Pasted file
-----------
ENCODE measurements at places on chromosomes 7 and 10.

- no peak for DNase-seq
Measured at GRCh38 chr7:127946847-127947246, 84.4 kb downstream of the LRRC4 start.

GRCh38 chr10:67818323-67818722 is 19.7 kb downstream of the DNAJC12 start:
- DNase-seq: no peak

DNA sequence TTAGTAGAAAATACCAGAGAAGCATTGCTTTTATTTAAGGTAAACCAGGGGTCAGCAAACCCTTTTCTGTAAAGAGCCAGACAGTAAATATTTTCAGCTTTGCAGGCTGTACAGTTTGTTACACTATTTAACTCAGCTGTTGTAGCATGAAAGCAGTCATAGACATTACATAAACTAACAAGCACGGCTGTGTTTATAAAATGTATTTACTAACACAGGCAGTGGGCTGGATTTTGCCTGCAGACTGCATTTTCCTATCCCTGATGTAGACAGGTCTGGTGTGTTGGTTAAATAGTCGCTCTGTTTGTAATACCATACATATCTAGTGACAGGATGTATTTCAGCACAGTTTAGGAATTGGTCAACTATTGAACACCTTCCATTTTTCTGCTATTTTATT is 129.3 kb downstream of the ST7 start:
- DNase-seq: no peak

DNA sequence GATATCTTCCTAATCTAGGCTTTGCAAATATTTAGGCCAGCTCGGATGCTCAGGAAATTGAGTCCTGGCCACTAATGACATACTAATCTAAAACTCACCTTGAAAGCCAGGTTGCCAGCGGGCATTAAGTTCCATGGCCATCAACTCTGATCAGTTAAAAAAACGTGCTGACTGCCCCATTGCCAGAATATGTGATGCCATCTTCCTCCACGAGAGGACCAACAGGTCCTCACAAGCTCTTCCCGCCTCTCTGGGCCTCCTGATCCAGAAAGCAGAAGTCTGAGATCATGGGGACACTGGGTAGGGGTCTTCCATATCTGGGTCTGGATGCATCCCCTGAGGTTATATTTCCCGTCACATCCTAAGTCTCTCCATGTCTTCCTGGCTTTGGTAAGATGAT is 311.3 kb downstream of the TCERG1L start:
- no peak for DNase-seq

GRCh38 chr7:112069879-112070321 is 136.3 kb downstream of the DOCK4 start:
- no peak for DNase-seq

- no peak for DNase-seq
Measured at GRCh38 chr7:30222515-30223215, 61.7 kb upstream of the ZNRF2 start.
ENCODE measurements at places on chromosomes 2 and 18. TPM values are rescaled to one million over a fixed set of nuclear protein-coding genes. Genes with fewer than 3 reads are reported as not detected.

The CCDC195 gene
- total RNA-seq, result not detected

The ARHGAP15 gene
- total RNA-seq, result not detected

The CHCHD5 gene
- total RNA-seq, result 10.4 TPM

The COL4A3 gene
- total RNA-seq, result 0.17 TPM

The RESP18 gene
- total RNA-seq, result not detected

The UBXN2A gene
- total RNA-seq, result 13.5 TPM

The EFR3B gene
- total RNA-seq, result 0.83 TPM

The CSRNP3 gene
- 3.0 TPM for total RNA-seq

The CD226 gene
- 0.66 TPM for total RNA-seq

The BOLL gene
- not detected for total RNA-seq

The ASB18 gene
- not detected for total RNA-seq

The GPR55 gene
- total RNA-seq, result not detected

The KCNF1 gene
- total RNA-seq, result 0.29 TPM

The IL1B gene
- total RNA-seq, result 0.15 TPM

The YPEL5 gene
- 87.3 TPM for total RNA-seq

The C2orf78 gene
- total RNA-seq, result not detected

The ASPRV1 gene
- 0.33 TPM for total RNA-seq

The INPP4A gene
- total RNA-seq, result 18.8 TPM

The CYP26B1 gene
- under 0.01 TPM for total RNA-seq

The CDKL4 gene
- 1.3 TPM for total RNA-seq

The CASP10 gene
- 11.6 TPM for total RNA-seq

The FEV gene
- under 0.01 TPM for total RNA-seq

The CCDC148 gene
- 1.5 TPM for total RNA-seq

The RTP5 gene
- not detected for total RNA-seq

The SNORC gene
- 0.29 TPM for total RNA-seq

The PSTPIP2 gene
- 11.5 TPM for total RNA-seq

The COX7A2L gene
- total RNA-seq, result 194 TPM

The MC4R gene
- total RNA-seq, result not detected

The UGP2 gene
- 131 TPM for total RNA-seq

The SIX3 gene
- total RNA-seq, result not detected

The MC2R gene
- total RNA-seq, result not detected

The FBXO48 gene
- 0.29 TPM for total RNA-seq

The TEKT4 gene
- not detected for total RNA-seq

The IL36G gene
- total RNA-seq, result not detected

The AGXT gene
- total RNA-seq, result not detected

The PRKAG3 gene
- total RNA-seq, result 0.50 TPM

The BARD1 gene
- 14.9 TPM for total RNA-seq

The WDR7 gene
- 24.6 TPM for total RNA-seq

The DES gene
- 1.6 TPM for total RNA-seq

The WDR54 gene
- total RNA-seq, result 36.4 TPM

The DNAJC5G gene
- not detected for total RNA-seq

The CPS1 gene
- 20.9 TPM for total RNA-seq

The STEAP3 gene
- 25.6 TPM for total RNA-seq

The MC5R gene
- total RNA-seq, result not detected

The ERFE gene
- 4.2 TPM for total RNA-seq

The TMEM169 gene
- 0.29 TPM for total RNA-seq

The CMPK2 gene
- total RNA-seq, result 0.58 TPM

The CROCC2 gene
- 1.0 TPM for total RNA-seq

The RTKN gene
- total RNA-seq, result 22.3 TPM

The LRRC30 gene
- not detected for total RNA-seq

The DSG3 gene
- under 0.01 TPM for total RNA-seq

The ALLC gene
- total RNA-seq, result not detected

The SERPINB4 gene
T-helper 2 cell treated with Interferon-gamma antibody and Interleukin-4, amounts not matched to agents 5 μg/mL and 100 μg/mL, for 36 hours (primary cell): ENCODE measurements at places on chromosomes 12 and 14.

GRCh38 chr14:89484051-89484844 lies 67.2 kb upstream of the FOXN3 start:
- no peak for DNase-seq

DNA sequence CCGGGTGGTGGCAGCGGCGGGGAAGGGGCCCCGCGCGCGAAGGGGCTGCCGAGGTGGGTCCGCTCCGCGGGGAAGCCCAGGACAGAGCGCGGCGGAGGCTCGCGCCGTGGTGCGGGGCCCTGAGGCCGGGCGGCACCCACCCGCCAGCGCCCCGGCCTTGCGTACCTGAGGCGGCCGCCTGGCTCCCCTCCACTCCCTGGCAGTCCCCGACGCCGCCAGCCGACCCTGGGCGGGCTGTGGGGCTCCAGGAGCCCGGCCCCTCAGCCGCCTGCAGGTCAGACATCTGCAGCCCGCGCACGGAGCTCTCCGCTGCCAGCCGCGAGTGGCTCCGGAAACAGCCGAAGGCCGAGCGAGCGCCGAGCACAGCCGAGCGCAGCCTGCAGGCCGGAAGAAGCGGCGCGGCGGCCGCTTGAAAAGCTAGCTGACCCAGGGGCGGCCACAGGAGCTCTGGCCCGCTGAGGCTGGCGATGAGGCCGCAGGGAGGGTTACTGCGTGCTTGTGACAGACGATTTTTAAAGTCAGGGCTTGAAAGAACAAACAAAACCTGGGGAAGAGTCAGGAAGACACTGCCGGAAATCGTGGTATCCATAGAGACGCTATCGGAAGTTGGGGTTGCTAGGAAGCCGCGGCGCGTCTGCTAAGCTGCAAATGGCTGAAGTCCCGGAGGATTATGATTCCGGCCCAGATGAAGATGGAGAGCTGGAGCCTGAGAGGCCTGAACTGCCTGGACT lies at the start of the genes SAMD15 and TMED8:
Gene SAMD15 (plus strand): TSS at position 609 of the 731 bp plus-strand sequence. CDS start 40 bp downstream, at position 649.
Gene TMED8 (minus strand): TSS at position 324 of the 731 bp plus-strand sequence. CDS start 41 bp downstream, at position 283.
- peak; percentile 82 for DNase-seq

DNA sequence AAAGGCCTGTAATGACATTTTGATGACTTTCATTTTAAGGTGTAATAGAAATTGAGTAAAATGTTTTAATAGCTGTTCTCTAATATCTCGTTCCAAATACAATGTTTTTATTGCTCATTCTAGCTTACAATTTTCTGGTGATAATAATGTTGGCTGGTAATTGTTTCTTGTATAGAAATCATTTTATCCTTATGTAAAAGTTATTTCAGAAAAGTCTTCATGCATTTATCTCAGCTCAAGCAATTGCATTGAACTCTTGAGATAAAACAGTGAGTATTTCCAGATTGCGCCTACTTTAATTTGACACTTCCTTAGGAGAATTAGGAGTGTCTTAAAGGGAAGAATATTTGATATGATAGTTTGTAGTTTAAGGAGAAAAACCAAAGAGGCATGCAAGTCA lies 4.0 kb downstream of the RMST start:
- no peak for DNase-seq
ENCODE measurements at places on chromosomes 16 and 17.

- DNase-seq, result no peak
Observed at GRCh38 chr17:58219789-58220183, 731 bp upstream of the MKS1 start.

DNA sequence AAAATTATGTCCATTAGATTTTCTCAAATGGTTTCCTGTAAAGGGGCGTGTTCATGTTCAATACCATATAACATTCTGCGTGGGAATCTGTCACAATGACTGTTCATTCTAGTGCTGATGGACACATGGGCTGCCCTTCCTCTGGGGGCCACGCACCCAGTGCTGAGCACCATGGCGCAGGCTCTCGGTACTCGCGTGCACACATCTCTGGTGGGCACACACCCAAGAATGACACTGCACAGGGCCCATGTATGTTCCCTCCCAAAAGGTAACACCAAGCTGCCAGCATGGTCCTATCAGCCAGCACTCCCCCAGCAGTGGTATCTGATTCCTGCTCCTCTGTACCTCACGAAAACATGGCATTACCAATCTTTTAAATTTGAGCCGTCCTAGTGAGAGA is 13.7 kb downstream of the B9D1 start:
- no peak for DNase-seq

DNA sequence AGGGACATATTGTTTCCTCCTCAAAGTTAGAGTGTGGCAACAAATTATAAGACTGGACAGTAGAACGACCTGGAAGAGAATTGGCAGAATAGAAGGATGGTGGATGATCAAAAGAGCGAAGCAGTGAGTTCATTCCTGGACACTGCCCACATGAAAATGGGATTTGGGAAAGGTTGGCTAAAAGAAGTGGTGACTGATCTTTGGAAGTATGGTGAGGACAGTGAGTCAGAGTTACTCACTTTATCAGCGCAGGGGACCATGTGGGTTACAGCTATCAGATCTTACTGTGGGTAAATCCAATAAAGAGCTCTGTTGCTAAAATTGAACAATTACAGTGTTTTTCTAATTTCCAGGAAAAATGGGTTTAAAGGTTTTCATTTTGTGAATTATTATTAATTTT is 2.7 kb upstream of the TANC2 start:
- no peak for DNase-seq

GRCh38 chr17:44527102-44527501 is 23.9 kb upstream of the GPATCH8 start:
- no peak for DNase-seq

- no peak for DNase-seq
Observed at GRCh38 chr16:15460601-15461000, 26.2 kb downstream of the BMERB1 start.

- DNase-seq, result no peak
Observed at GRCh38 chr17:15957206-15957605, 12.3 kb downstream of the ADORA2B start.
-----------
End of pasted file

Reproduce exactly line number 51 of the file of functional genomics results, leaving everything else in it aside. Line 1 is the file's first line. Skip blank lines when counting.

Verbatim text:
The CYP26B1 gene